Kenya’s Mobile Money Transfer hits $5billion in Q1. But doesn’t tell the whole story

English: Mombasa ferry, Kenya Русский: Паром в...

English: Mombasa ferry, Kenya Русский: Паром в Момбасе, Кения (Photo credit: Wikipedia)

A Central Bank of Kenya report has shown that mobile phone based transactions across all networks reached $5bn in the first 3 months of 2013. This was an increase of $0.76bn on the same period last year. The CBK said Kenyans made the most transactions in January, when transactions were worth $1.69 billion. In February, the value dropped marginally to $1.68 billion. This fell again at the end of the quarter to $1.6 billion in March. This month on month drop does not reflect what happened in the same period last year, when the value increased month on month significantly.

This drop in value is a slight concern and coincided with M-PESA‘s increase in charges because of the government’s introduction of a tax on mobile money transfer.

What is mobile banking?

Safaricom launched the mobile banking M-PESA service in 2007 and its simple premise is to allow people to transfer money and pay bills who don’t have access to traditional financial institutions. Its success and uptake has been revolutionary in Kenya and the M-PESA service has since launched in other parts of Africa and India. Many Kenyans live and work in big cities like Mombasa or Nairobi and send money home through their mobile devices to families living in rural areas. The system is quick and easy and, crucially, M-PESA has gained the trust of millions of Kenyans with an estimated 17 million Kenyans using mobile banking in what is currently the world’s hotbed for mobile money. As one of many unexpected consequences of the service, mobile money was also credited for easing tensions in Kenya after the post-election violence in 2008 by allowing people to receive money when trapped hiding out in slums.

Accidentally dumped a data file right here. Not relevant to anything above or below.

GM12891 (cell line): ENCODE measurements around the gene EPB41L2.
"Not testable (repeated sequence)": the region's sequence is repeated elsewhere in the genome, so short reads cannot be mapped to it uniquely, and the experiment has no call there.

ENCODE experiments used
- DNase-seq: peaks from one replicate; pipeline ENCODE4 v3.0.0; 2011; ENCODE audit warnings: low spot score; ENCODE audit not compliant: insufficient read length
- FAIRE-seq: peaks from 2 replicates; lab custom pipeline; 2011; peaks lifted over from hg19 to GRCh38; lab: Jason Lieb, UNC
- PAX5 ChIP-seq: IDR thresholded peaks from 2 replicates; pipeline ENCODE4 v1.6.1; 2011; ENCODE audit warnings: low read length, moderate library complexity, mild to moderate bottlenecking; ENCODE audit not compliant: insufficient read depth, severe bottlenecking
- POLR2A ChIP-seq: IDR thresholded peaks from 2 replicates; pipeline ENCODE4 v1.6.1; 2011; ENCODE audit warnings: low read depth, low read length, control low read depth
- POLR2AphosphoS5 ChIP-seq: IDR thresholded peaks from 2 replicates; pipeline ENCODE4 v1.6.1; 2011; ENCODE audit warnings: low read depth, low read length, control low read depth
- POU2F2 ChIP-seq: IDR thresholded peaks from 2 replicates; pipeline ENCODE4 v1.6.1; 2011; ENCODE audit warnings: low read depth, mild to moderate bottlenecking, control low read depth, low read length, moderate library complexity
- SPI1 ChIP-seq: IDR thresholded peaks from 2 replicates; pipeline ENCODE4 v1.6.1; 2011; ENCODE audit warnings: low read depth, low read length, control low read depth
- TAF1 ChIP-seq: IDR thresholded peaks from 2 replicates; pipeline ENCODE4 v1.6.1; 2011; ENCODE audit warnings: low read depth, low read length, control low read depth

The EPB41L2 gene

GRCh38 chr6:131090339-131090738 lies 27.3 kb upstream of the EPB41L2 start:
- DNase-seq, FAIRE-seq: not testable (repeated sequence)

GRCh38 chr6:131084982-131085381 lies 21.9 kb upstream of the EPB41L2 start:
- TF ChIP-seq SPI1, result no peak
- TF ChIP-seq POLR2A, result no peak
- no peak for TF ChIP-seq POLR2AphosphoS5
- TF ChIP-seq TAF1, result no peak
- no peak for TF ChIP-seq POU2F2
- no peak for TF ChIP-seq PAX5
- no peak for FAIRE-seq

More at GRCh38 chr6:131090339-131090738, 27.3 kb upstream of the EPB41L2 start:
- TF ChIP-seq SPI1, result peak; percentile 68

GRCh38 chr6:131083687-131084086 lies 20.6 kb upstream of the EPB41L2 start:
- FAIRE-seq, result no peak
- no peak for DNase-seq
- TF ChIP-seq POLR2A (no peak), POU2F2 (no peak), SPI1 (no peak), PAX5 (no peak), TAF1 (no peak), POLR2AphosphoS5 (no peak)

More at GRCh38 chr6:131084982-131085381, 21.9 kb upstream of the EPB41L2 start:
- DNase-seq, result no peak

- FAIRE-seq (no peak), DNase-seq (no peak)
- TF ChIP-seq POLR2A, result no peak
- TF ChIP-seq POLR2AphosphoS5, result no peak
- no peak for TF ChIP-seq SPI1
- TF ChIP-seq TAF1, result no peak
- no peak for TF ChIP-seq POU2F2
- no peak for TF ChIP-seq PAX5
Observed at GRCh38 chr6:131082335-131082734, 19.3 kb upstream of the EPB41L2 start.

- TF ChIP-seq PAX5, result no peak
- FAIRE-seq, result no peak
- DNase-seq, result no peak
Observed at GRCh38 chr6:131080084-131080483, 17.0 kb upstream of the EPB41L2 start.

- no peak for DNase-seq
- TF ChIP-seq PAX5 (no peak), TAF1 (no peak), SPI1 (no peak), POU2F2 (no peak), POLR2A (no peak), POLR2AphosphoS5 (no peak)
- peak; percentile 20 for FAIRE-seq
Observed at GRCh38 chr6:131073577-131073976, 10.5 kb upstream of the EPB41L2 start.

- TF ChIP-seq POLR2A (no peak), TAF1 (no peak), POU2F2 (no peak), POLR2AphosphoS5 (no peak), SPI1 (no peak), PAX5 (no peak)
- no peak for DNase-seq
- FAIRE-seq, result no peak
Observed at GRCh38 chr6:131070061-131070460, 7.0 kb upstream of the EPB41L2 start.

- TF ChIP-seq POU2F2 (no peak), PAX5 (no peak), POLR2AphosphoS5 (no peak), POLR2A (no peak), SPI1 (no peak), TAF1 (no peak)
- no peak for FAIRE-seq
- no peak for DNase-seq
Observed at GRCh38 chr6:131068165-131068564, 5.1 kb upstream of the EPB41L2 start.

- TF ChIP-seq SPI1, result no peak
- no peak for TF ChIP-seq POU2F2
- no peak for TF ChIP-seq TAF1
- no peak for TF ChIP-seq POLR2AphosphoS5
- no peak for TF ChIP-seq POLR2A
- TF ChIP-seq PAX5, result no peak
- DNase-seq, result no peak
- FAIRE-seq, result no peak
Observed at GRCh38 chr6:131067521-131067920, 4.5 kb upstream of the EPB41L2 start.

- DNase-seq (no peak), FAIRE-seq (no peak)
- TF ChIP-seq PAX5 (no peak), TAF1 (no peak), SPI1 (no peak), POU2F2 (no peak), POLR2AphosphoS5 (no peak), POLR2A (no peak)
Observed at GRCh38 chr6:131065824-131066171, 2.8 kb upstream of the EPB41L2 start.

With mobile banking there is no need for a smartphone or an updated handset which is essential on a continent where the basic feature phone is still very much the phone of choice. Customers hand cash over to a mobile money agent, their mobile account is then credited, and can then send mobile money to a recipient who then cashes it in at another agent through a secret code. Commission is then paid to the agent. However this fee compares favourably to bank fees. The reduced costs coupled with the exponential uptake of mobile devices in Africa and the ease with which you can begin begin mobile banking have been the major reasons for its success.

However does the increase in mobile banking in Kenya tell the whole story? What should we take from the fact that the overall value of transactions fell month on month in the first quarter? What else needs to be done to improve access for the unbanked?

According to a new report from the International Telecomms Union (ITU) the number of mobile phone subscriptions is expected to pass seven billion by early 2013, surpassing the world’s population of 7.1 billion soon after. In Africa, despite the exponential uptake of mobile phones over the last decade, the continent still lags behind in terms of number of subscriptions per head. The poor and those in rural areas are often the ones lacking mobile devices and subsequently excluded from the mobile banking system. Governments need to do more to encourage the uptake of mobile devices or subsidise contracts for the poor to ensure everyone benefits.

Questions around trust in using a mobile device for the transfer of money still remain. Just as in the UK there probably needs to be a UK-wide advertising campaign to persuade people of the security around mobile payments and NFC, so do African governments need to reassure the population around the security of mobile transfers.

People also need to be persuaded of the benefits of mobile banking. What can mobile banking bring to a market trader in rural Kenya who has been using cash all her life?

Despite the success of Kenya’s M-PESA, more needs to be done to ensure the poor are not left behind and the gap between rich and poor is not widened. The premise of mobile banking is to reach those who had previously been unreachable, particularly those in rural areas, and its uptake needs to be stimulated by governments, NGOs and mobile operators.

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